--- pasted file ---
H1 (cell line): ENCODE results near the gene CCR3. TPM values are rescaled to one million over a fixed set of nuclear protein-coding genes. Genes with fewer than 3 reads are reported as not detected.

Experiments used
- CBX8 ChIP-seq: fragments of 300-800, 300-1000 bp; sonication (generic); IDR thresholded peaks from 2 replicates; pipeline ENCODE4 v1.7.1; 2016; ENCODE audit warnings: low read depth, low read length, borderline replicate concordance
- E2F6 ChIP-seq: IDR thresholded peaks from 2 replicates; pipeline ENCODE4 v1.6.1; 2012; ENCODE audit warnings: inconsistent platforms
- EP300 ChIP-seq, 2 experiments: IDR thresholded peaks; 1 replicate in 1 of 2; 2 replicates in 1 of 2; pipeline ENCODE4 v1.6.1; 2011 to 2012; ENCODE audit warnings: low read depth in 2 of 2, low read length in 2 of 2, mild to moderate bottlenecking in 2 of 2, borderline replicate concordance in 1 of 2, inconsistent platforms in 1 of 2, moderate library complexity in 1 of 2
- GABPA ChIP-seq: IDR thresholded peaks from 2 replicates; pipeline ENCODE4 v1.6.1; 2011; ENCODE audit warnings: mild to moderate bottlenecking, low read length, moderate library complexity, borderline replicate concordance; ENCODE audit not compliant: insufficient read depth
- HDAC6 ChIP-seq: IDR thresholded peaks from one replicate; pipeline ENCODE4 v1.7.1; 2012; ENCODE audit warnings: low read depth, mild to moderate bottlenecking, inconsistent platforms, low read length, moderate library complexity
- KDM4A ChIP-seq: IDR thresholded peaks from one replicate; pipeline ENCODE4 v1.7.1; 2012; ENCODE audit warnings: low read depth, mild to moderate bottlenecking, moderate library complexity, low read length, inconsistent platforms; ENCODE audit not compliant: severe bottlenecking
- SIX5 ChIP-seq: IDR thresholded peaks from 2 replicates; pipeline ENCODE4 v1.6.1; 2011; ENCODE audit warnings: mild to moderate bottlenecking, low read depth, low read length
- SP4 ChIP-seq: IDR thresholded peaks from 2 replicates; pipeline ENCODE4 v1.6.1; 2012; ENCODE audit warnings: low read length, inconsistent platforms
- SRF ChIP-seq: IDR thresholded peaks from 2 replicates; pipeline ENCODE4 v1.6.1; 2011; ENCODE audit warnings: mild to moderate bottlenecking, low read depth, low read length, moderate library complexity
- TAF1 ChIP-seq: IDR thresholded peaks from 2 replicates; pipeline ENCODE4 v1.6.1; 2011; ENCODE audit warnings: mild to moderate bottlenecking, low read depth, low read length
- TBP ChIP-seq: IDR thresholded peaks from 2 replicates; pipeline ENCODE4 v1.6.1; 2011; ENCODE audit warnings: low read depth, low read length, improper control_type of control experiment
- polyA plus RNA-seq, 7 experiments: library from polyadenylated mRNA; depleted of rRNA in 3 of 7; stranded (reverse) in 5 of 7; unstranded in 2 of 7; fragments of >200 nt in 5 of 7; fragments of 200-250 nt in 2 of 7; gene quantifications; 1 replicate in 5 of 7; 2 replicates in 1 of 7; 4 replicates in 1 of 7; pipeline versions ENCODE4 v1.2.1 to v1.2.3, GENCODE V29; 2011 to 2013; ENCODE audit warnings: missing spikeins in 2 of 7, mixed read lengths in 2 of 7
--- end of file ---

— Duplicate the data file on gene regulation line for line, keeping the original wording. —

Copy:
H1 (cell line): ENCODE results near the gene CCR3. TPM values are rescaled to one million over a fixed set of nuclear protein-coding genes. Genes with fewer than 3 reads are reported as not detected.

Experiments used
- CBX8 ChIP-seq: fragments of 300-800, 300-1000 bp; sonication (generic); IDR thresholded peaks from 2 replicates; pipeline ENCODE4 v1.7.1; 2016; ENCODE audit warnings: low read depth, low read length, borderline replicate concordance
- E2F6 ChIP-seq: IDR thresholded peaks from 2 replicates; pipeline ENCODE4 v1.6.1; 2012; ENCODE audit warnings: inconsistent platforms
- EP300 ChIP-seq, 2 experiments: IDR thresholded peaks; 1 replicate in 1 of 2; 2 replicates in 1 of 2; pipeline ENCODE4 v1.6.1; 2011 to 2012; ENCODE audit warnings: low read depth in 2 of 2, low read length in 2 of 2, mild to moderate bottlenecking in 2 of 2, borderline replicate concordance in 1 of 2, inconsistent platforms in 1 of 2, moderate library complexity in 1 of 2
- GABPA ChIP-seq: IDR thresholded peaks from 2 replicates; pipeline ENCODE4 v1.6.1; 2011; ENCODE audit warnings: mild to moderate bottlenecking, low read length, moderate library complexity, borderline replicate concordance; ENCODE audit not compliant: insufficient read depth
- HDAC6 ChIP-seq: IDR thresholded peaks from one replicate; pipeline ENCODE4 v1.7.1; 2012; ENCODE audit warnings: low read depth, mild to moderate bottlenecking, inconsistent platforms, low read length, moderate library complexity
- KDM4A ChIP-seq: IDR thresholded peaks from one replicate; pipeline ENCODE4 v1.7.1; 2012; ENCODE audit warnings: low read depth, mild to moderate bottlenecking, moderate library complexity, low read length, inconsistent platforms; ENCODE audit not compliant: severe bottlenecking
- SIX5 ChIP-seq: IDR thresholded peaks from 2 replicates; pipeline ENCODE4 v1.6.1; 2011; ENCODE audit warnings: mild to moderate bottlenecking, low read depth, low read length
- SP4 ChIP-seq: IDR thresholded peaks from 2 replicates; pipeline ENCODE4 v1.6.1; 2012; ENCODE audit warnings: low read length, inconsistent platforms
- SRF ChIP-seq: IDR thresholded peaks from 2 replicates; pipeline ENCODE4 v1.6.1; 2011; ENCODE audit warnings: mild to moderate bottlenecking, low read depth, low read length, moderate library complexity
- TAF1 ChIP-seq: IDR thresholded peaks from 2 replicates; pipeline ENCODE4 v1.6.1; 2011; ENCODE audit warnings: mild to moderate bottlenecking, low read depth, low read length
- TBP ChIP-seq: IDR thresholded peaks from 2 replicates; pipeline ENCODE4 v1.6.1; 2011; ENCODE audit warnings: low read depth, low read length, improper control_type of control experiment
- polyA plus RNA-seq, 7 experiments: library from polyadenylated mRNA; depleted of rRNA in 3 of 7; stranded (reverse) in 5 of 7; unstranded in 2 of 7; fragments of >200 nt in 5 of 7; fragments of 200-250 nt in 2 of 7; gene quantifications; 1 replicate in 5 of 7; 2 replicates in 1 of 7; 4 replicates in 1 of 7; pipeline versions ENCODE4 v1.2.1 to v1.2.3, GENCODE V29; 2011 to 2013; ENCODE audit warnings: missing spikeins in 2 of 7, mixed read lengths in 2 of 7